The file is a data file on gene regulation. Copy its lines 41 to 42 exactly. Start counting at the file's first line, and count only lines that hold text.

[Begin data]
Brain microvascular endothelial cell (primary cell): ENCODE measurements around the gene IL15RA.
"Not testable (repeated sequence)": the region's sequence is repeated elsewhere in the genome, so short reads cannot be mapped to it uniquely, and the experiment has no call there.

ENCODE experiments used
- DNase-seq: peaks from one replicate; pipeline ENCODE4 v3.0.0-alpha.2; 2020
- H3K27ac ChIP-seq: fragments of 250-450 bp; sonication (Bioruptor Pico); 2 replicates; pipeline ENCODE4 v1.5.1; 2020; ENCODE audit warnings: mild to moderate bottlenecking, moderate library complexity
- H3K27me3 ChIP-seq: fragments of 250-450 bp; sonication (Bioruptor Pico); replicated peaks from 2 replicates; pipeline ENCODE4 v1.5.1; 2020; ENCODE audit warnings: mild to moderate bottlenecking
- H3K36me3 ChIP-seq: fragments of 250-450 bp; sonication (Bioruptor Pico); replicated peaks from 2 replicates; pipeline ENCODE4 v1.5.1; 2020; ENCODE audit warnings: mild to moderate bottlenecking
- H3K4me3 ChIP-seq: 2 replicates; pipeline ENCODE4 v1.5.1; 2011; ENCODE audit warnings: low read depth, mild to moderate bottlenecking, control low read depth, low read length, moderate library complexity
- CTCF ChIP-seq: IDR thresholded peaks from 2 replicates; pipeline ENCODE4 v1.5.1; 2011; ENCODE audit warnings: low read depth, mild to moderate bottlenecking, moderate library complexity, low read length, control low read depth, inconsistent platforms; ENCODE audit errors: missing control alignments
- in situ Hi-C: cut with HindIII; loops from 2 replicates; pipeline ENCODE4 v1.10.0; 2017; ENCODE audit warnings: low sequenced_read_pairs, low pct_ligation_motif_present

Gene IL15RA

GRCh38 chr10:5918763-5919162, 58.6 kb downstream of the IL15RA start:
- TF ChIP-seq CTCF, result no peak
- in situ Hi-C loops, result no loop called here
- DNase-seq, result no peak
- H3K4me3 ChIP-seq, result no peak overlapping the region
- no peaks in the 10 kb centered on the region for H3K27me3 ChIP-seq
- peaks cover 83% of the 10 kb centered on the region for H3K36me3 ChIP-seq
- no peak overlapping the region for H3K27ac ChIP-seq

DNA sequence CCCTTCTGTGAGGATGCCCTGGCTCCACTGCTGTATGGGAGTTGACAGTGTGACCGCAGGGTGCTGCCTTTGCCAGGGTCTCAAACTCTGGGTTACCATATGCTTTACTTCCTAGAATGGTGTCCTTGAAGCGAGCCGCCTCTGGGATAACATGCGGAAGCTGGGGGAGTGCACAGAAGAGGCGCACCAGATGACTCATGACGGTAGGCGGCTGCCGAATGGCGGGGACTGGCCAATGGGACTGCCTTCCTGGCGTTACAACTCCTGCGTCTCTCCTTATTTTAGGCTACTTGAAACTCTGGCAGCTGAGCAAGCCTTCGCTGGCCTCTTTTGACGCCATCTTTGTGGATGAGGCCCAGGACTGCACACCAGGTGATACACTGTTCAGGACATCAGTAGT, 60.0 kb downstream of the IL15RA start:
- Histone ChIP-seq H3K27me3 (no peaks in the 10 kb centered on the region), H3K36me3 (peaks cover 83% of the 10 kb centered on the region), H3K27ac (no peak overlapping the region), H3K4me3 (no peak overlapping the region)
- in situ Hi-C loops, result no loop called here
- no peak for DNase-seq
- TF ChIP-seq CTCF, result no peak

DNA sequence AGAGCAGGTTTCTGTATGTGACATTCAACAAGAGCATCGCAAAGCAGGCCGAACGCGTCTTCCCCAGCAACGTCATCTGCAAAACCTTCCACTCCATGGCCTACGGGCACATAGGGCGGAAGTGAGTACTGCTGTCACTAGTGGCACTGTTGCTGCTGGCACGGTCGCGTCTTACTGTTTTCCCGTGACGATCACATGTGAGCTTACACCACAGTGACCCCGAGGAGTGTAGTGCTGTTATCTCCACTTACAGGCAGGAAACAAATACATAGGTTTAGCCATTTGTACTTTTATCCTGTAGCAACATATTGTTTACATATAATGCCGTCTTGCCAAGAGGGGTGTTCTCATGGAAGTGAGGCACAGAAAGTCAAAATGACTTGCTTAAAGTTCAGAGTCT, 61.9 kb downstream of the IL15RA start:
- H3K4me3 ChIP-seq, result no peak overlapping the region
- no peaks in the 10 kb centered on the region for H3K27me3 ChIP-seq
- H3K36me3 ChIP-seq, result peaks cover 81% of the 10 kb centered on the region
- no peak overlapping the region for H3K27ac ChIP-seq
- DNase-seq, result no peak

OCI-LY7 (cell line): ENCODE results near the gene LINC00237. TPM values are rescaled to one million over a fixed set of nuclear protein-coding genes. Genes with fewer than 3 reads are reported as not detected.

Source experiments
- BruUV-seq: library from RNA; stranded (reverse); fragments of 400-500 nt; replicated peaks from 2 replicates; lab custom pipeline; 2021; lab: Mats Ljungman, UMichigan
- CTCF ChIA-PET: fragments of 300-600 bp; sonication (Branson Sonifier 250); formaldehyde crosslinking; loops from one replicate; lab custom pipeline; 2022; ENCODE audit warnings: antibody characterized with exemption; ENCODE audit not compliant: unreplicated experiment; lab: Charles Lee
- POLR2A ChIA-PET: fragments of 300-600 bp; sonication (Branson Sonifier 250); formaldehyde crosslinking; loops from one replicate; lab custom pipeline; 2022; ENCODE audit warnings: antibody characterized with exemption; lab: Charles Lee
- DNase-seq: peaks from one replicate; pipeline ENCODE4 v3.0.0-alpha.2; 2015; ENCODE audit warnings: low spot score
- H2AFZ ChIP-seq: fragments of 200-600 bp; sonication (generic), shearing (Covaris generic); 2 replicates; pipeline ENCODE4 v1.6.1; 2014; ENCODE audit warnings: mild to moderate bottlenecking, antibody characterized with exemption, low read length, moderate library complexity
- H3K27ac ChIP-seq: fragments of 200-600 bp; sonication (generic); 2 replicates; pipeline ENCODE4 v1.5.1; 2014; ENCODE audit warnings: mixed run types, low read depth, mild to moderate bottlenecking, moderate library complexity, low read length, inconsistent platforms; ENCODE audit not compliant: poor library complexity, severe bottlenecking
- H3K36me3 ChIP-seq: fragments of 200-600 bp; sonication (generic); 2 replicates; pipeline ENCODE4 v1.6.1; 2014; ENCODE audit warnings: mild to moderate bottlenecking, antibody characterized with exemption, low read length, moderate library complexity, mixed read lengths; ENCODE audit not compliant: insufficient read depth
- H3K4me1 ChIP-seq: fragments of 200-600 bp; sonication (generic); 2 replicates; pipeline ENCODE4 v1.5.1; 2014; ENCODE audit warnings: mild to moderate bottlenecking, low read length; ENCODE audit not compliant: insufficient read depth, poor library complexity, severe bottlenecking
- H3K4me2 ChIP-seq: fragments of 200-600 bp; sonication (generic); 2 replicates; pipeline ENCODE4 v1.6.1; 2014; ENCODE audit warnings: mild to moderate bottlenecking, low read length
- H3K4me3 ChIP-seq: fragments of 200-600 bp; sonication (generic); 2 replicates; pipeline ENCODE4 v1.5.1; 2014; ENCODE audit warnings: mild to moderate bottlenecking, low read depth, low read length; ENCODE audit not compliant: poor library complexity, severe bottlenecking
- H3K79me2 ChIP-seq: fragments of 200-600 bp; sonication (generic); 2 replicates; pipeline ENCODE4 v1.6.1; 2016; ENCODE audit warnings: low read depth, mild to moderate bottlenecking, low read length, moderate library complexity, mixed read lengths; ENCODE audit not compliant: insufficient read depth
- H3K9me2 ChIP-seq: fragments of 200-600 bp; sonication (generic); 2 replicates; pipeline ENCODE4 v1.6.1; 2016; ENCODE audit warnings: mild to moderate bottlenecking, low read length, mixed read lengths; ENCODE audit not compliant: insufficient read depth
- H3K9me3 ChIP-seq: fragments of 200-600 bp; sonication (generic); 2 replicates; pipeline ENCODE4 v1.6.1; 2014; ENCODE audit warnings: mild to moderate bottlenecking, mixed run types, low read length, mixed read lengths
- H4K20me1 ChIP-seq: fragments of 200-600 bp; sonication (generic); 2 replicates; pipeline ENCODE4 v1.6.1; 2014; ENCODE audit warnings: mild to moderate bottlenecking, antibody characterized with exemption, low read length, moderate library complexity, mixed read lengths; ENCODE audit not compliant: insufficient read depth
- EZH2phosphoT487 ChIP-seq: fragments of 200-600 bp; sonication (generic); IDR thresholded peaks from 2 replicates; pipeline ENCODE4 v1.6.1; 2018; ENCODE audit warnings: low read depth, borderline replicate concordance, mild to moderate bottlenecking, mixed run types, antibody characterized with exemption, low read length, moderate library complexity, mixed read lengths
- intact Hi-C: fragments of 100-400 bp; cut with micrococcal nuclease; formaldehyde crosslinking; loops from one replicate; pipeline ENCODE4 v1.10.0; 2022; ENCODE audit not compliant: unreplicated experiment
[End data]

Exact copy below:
- H3K4me2 ChIP-seq: fragments of 200-600 bp; sonication (generic); 2 replicates; pipeline ENCODE4 v1.6.1; 2014; ENCODE audit warnings: mild to moderate bottlenecking, low read length
- H3K4me3 ChIP-seq: fragments of 200-600 bp; sonication (generic); 2 replicates; pipeline ENCODE4 v1.5.1; 2014; ENCODE audit warnings: mild to moderate bottlenecking, low read depth, low read length; ENCODE audit not compliant: poor library complexity, severe bottlenecking